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Leopard 1A5BE: Belgium's last MBT


Do you want the Leopard 1A5BE in game?  

17 members have voted

  1. 1. Do you want the Leopard 1A5BE in game?

    • Yes, don't care how.
    • Yes, as a researchable vehicle.
    • Yes, as a premium/event/squadron vehicle
    • No.
  2. 2. Where would you like to see the vehicle?

    • BeNeLux tree.
    • Belgian tree.
    • French tree
    • German tree.
    • Other.
    • I said no.

Welcome again to yet another suggestion for a Belgian Leopard 1 variant. This time we'll be looking at the Leopard 1A5BE, the last MBT to see service with the Belgian army.




Belgium had started its story with the Leopard 1 MBT in 1967, becoming the first export customer of the type. Following a modernization in in the mid to late 1970s, the tanks were set for a long life with the Belgian armed forces. However, by the late 80s they were starting to show their age, new technologies had entered the battlefield and these threatened the effectiveness of the Leopard 1BEs in battle. An upgrade program was started, of which the research phase was completed by mid-1986. This upgrade was intended to upgrade existing Leopard 1BEs with a new set of sights (including a thermal imager) and fire-control system, new electro-hydraulic systems and a muzzle-reference system. The first prototype was completed by 1988, this vehicle was outfitted with mounting points for additional spaced armor, but the latter was eventually not added over maintenance concerns. Later production vehicles also omitted these mountings. SABCA and OIP were jointly responsible for the integration and factory test of the new sight (under the leadership of OIP) and the integration and factory test of the new complete TFCS (under the leadership of SABCA). The new sight was housed on the top-right of the turret, this addition gave the tanks a well-recognizable visual clue to differentiate them from older models, and from their German counterparts. Production was slowly started in 1989, with 5 pre-production models being delivered by the end of 1990. After this, full-scale production was started, which ran until 1997. Only 132 Belgian Leopard 1s were upgraded to the 1A5BE standard, the remaining 202 were sold. The remaining 132 Leopard 1A5BEs also received a new paint job in the form of the standard NATO three-tone camouflage. The vehicles saw service in Kosovo under KFOR during 2000 and 2001, based in the northern salient of Kosovo on a strategic hill code-named 'Notting Hill'. The unit was Regiment Gidsen, 17th Mechanised Brigade, which combined the home-based 1st and 2nd Gidsen Regiments into a single unit. The end of the cold war and the following massively decreased military budgets proved to eventually be the thing that ended the Leopard 1s career in Belgium. The vehicles started being retired in the late 2000s, with the last few eventually retiring in 2015. They were replaced by a far smaller force of wheeled Mowag Piranha IIIC DF90s.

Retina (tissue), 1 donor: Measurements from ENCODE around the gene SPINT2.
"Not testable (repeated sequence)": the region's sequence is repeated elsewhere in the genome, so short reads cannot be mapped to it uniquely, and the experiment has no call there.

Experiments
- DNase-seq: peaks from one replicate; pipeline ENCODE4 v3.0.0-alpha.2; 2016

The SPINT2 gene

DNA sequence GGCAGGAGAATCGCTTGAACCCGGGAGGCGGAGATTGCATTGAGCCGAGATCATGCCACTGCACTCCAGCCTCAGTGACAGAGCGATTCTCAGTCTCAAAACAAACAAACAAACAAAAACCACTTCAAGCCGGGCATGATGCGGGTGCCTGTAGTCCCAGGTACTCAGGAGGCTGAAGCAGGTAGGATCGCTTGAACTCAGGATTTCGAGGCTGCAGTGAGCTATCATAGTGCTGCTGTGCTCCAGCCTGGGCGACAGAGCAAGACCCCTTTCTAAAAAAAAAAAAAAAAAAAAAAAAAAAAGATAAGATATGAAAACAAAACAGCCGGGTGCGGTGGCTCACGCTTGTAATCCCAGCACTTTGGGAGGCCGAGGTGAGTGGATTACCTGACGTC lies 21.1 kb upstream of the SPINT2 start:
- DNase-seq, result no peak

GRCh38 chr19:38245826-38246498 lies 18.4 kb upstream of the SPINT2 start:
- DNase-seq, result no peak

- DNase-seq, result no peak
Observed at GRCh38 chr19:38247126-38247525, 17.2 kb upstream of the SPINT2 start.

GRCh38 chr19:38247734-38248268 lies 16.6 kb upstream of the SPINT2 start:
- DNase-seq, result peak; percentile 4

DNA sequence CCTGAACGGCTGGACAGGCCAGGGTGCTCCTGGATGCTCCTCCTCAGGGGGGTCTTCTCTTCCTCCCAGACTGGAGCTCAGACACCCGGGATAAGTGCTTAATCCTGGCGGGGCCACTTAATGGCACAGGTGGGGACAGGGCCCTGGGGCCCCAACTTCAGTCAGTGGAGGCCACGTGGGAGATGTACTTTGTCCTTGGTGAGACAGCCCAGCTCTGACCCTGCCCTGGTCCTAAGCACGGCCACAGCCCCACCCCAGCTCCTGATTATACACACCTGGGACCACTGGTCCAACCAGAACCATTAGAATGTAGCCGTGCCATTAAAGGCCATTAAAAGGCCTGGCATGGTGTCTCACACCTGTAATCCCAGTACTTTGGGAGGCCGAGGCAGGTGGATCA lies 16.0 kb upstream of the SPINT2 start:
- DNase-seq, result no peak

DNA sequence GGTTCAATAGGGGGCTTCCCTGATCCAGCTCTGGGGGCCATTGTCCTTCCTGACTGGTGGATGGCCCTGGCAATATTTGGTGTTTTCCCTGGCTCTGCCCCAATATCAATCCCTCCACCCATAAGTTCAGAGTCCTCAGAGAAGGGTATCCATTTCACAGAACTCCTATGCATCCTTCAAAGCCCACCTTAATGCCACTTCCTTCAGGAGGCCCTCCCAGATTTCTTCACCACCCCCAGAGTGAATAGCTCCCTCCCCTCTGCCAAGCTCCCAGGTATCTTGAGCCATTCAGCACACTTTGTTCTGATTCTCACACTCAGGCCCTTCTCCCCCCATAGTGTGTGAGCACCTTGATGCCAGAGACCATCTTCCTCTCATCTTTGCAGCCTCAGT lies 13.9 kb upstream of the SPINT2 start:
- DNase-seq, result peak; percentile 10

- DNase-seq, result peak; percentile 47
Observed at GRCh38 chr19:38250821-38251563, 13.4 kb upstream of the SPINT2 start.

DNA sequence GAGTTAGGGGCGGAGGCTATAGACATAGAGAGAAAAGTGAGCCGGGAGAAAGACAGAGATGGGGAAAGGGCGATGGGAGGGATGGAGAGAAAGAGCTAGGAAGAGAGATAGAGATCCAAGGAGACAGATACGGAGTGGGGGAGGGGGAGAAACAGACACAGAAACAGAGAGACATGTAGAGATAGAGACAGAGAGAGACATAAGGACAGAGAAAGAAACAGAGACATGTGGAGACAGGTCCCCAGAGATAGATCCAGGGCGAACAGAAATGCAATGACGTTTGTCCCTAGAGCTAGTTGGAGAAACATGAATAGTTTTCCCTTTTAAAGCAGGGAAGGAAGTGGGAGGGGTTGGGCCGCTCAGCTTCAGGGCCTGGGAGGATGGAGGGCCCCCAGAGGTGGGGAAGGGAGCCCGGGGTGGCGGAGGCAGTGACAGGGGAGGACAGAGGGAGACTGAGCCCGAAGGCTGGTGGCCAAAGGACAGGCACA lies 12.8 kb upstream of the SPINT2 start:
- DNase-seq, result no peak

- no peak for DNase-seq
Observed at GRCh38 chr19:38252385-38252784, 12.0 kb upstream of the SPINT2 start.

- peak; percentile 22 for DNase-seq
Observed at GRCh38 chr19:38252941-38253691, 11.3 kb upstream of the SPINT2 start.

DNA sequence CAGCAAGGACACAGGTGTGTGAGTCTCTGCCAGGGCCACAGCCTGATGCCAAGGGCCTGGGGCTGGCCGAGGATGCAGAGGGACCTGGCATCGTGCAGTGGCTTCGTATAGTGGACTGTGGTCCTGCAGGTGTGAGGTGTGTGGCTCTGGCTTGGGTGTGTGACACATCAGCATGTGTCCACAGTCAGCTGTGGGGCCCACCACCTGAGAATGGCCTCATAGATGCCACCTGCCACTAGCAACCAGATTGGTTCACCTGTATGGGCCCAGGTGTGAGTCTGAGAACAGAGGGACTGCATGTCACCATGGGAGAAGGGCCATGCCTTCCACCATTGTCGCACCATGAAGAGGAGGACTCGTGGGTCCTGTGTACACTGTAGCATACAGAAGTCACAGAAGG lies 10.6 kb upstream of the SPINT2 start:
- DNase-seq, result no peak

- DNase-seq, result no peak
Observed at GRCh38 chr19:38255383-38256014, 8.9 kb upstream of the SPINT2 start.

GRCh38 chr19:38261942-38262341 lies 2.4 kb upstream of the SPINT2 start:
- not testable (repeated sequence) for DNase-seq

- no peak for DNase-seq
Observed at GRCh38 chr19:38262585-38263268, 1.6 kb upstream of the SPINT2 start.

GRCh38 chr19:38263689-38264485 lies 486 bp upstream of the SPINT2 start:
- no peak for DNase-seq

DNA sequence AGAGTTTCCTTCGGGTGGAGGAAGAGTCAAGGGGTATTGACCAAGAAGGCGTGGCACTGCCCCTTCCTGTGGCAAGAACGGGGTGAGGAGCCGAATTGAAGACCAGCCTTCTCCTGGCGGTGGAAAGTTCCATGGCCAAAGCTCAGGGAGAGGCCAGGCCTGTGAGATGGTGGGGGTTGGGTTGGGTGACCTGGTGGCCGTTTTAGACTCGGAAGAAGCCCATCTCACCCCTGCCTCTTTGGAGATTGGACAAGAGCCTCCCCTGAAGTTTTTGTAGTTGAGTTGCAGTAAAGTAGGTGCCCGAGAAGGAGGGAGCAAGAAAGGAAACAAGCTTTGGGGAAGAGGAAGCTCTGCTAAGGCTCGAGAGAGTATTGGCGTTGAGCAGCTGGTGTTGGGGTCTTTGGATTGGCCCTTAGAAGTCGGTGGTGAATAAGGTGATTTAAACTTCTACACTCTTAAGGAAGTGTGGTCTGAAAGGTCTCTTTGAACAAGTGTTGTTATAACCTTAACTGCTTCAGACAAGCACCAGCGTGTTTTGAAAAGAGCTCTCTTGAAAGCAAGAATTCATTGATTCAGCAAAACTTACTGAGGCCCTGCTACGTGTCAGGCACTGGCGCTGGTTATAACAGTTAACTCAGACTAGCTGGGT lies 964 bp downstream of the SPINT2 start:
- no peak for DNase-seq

The new upgrade gave the Leopards some brand new systems, but did not change anything on the gun or motorization of the vehicle. It is still armed with the 105mm L7A3 rifled cannon, supported by a 7.62mm FN MAG coaxial machine gun. An additional 7.62mm machine gun can also be mounted to the commander's hatch. It is currently unclear to me what ammo the Belgian Leopard 1A5BEs used, but it seems likely that they were used with ammo produced by the Belgian company Mecar. Judging by introduction times and likely presence of earlier stock, the Leopard 1A5BEs would have probably used M1001, M1050, and perhaps early M1060 rounds. The new sights incorporated a thermal imager which is capable of identifying vehicles up to 2km away, and is capable of detecting them up to 8km away. This is a major improvement in night-time capabilities over the IR headlight which only had a range of about 1200m. Once again a bit of weight was added, and while it is unclear just how much, it probably didn't affect mobility much compared to the original vehicle. The lack of extra spaced armor should also mean it has a slight mobility advantage over up-armored German models. 




General characteristics:

  • Crew: 4 (driver, gunner, loader, commander)
  • Weight: 40t
  • Engine: 1x MTU MB 838 CaM 500 providing 830hp
  • Length: 9.54m
  • Width: 3.37m
  • Height: 2.70m



  • 1x 105mm L7A3 L/52 rifled cannon
  • 1x 7.62mm FN MAG coaxial machine gun
  • (optional) 1x 7.62mm FN MAG machine gun on commander's hatch



  • 2-plane stabilizer
  • Laser-rangefinder
  • Ballistics-computer
  • Thermal imager




Extra images:







Edited by panzerknoef
  • Upvote 1
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6 hours ago, mr_boo said:

if we give it the M1060 shell, how would it compare to the 1A5 we have in-game?

supposedly M1060A1 is roughly comparable to American M833 which is slightly worse than DM33, with subsequent rounds gradually improving over the German round. M1060A2 probably already outperforms DM33 and the M1060A3 from 2004 (11 years before Leo retirement) definitely has a much better performance. Now I'm not sure how RhA values compare to in-game penetration values, so I'm not gonna throw those values around for the sake of not giving confusing information. However, this Nexter PDF has some nice data on the M1060A2 and A3 rounds, maybe someone knows how to do the math to convert into values comparable to those we have in-game: https://www.nexter-group.fr/sites/default/files/2020-05/20180604 Nexter - Catalogue Ammunition.pdf

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